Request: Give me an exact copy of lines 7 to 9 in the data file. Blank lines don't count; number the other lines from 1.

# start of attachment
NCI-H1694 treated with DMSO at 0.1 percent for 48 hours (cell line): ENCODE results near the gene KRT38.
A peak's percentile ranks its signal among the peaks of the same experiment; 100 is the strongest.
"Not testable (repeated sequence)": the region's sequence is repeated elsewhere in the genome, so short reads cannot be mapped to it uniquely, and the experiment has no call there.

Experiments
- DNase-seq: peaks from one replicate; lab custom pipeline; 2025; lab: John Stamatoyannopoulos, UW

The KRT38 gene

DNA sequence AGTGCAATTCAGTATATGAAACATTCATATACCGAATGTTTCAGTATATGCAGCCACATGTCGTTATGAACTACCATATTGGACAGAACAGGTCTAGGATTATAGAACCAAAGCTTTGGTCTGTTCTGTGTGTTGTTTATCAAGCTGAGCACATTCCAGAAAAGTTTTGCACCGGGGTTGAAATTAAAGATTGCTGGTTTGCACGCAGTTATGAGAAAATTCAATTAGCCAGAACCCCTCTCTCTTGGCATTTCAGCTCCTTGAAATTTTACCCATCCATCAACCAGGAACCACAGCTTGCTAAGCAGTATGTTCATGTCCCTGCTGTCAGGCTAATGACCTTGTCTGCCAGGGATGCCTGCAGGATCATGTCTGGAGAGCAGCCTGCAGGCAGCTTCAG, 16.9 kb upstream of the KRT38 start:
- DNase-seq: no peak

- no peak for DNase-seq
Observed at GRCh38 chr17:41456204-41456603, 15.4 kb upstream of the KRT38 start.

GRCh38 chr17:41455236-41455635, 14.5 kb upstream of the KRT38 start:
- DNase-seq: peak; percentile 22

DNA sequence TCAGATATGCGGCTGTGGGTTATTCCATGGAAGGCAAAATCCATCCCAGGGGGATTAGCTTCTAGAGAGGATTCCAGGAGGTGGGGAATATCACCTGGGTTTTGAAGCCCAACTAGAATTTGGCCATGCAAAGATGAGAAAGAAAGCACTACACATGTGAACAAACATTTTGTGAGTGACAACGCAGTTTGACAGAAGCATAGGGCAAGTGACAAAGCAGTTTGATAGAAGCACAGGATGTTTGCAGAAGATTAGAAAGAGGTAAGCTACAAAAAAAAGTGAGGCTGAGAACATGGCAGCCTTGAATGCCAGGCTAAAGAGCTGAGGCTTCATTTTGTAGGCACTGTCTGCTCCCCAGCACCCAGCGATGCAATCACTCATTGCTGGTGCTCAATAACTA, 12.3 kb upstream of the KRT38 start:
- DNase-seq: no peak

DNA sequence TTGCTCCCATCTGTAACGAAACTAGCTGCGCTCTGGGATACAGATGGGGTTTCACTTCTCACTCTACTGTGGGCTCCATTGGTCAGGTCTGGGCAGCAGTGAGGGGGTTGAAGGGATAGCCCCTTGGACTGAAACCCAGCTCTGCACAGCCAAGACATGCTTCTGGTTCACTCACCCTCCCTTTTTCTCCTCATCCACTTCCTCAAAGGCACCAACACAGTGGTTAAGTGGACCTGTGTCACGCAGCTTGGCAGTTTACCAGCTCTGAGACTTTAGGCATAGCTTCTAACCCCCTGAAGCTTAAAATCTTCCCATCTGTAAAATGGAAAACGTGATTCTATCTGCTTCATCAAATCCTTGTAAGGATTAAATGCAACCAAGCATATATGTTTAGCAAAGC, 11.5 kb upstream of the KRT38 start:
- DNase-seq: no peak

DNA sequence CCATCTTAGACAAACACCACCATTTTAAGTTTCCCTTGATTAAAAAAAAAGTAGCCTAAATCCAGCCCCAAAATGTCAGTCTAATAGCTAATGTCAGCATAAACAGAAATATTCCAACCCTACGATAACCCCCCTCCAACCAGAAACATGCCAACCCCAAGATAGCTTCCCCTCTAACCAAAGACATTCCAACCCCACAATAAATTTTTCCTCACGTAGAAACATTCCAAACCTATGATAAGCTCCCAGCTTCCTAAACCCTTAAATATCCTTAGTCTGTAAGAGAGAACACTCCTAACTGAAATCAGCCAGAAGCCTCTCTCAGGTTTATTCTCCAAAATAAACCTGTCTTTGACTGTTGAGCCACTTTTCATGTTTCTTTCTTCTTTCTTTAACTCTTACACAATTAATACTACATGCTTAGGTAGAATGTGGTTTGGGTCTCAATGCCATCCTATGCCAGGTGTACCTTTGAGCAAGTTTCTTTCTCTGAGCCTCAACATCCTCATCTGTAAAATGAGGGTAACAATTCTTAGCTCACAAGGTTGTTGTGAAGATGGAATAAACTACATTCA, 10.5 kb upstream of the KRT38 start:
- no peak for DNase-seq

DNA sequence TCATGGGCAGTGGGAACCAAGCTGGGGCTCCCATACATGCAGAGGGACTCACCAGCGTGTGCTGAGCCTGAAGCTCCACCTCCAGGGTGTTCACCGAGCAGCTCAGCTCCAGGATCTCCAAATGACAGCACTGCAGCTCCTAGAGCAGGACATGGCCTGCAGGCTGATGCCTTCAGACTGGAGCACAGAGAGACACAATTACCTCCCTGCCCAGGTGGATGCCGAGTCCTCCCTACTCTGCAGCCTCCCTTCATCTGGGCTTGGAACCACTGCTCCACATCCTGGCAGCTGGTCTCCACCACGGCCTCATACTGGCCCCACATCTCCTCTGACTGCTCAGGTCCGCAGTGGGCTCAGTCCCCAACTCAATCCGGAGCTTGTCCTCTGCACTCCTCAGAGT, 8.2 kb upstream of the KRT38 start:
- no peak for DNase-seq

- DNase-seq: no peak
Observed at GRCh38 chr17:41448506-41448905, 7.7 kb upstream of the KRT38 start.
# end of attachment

DNA sequence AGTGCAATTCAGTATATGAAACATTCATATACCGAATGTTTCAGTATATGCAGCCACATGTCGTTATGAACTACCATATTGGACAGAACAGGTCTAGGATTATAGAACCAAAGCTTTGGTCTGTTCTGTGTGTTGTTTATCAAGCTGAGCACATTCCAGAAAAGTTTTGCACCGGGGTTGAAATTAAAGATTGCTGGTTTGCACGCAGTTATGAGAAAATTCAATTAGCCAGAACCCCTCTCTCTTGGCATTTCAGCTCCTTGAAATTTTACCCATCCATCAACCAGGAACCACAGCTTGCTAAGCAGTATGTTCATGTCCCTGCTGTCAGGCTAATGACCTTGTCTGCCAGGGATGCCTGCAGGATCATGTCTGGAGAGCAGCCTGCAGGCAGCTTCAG, 16.9 kb upstream of the KRT38 start:
- DNase-seq: no peak

- no peak for DNase-seq